Supplemental Security Income (SSI) is a Federal income supplement program funded by general tax revenues (not Social Security taxes). SSI is designed to help aged, blind, and disabled people, who have little or no income; and SSI provides cash to meet basic needs for food, clothing, and shelter.
Are you or is your loved one eligible for SSI benefits?
This link will take you to the SSI Benefit Eligibility Screening Tool. Take 5 to 10 minutes to answer a few questions, and find out if you are eligible for SSI or other benefits.
How do I apply for SSI benefits?
You can apply for SSI benefits by calling 1-800-772-1213 (or TTY 1-800-325-0778 if you are deaf or hard of hearing and make an appointment to apply for SSI benefits. If you are deaf or hard of hearing, they will take your telecommunications relay services (TRS) assisted calls at 1-800-772-1213. With an appointment, one of their representatives will help you apply for benefits. You can have an appointment to apply for benefits on the telephone or in person at your local Social Security office.
You can have someone else call and make the appointment for you or assist you with your application for SSI benefits. You can have someone help you with:
- completing forms;
- going with you to your local Social Security office;
- interpreting for you;
- gathering and giving information;
- taking you to medical examinations, tests, or to your local Social Security office; or
- receiving mail for you at his or her address
It is okay to visit their office to apply without making an appointment, but you might have to wait awhile…
You will have to provide information and work with them to get documents concerning SSI eligibility. You will have to file an application. They do not have SSI applications online. Most of the forms to apply for SSI are not designed for self-completion. Their claims representative interviews you and uses a computer to complete the forms with information you give to them or someone else gives to us on your behalf.
When should I apply?
Apply as soon as possible so that you do not lose benefits. SSI will pay benefits for time periods earlier than your application effective date.
If you call them to make an appointment to apply and you file an application within 60 days of the call, they may use the date of your call as your application filing date.
If you do not keep the appointment and you do not contact them to reschedule the appointment, they will try to contact you. If they do not get in touch with you to reschedule the appointment, they will send you a letter. The letter will say that if you file an application within 60 days from the date of the letter, they will use the date of your original contact with us as your SSI application date.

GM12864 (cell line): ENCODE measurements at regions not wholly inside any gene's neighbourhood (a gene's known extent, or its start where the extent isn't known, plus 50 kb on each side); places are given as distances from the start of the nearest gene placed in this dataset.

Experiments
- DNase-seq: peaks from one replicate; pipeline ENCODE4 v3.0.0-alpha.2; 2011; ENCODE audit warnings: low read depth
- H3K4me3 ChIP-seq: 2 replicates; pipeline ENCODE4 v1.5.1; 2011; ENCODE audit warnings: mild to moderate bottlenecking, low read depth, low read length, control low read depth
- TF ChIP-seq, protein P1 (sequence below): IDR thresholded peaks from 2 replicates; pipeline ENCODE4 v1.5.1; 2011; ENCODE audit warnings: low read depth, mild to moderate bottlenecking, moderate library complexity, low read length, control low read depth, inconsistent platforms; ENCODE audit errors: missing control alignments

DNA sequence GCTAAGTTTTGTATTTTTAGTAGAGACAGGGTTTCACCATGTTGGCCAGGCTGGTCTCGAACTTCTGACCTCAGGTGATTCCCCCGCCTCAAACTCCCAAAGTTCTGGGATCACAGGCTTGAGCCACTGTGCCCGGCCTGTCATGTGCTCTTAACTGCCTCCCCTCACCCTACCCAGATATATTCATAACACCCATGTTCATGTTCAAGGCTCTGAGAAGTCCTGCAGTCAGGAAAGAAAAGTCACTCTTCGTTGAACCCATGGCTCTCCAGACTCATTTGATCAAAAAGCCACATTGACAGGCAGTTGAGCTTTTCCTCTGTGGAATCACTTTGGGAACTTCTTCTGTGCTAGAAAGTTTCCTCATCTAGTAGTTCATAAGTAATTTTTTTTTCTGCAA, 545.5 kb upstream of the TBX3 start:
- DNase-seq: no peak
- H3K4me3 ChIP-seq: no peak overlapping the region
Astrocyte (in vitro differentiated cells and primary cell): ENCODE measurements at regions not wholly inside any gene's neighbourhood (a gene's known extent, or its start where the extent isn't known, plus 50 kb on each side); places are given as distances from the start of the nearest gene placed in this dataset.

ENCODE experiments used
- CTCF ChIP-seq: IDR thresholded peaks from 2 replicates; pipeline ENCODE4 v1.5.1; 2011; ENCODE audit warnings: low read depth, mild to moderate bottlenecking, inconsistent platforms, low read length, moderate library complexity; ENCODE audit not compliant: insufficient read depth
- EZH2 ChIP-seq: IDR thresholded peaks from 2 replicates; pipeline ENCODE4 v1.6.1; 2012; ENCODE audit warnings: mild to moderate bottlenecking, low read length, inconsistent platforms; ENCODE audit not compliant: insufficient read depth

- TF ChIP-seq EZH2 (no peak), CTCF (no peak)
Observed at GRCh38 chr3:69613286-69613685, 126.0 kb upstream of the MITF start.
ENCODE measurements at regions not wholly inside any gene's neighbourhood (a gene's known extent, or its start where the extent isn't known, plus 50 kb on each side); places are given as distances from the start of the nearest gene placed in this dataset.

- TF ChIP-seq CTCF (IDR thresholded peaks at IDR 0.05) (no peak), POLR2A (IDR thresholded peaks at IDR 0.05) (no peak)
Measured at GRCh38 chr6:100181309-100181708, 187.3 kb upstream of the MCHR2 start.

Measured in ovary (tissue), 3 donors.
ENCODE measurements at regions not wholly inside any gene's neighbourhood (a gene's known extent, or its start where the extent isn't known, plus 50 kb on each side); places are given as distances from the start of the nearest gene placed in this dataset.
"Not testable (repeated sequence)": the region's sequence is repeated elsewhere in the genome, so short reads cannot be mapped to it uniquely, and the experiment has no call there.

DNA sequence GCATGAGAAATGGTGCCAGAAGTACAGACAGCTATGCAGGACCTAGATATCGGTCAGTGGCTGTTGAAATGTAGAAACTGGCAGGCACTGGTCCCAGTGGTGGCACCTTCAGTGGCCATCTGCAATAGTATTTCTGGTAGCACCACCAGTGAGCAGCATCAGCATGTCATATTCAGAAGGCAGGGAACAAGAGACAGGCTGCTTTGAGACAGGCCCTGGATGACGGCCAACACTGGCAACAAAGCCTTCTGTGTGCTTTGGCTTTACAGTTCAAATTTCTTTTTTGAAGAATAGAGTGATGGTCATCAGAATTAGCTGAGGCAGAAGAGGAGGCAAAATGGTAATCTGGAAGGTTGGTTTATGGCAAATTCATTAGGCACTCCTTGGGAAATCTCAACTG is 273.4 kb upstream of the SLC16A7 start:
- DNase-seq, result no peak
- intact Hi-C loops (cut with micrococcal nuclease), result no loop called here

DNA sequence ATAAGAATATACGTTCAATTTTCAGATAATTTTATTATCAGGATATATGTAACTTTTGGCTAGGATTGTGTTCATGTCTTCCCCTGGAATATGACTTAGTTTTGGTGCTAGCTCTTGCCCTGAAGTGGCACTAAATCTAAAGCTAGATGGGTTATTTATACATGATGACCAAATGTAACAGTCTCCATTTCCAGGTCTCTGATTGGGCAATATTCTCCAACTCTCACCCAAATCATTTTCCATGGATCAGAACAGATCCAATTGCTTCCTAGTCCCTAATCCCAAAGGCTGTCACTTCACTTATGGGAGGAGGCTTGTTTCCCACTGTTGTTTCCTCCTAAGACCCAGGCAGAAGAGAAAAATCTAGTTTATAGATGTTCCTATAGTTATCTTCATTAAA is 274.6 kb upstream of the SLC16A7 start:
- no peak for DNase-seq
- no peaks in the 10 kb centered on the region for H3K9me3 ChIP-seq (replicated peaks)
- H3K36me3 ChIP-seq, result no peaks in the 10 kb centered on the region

Isn’t that nice?
If you are a resident in a public institution, but you will be leaving within a few months, you may not be eligible for SSI benefits until you leave. You may, however, be able to apply before you leave so that SSI benefits can begin quickly after you leave. Check with the institution and them about filing an application under the “prerelease procedure.”
The Understanding SSI booklet provides comprehensive general information about SSI eligibility requirements and processes. Written especially for SSI advocates, but also useful for the general public, it addresses a broad range of topics, from applying for benefits to reporting events that may change the payment of benefits.
SSI Spotlights are a series of 27 fact sheets about a variety of SSI topics, e.g., living arrangements, and are designed to supplement the guidelines in Understanding SSI (see above).
In addition, Spanish versions of the spotlights are available at Puntos Importantes de Seguridad de Ingreso Suplementario (SSI).
This is a link to Chapter 21 of the Social Security Handbook which contains material about SSI organized in question and answer format so that you can find the information you need quickly and easily.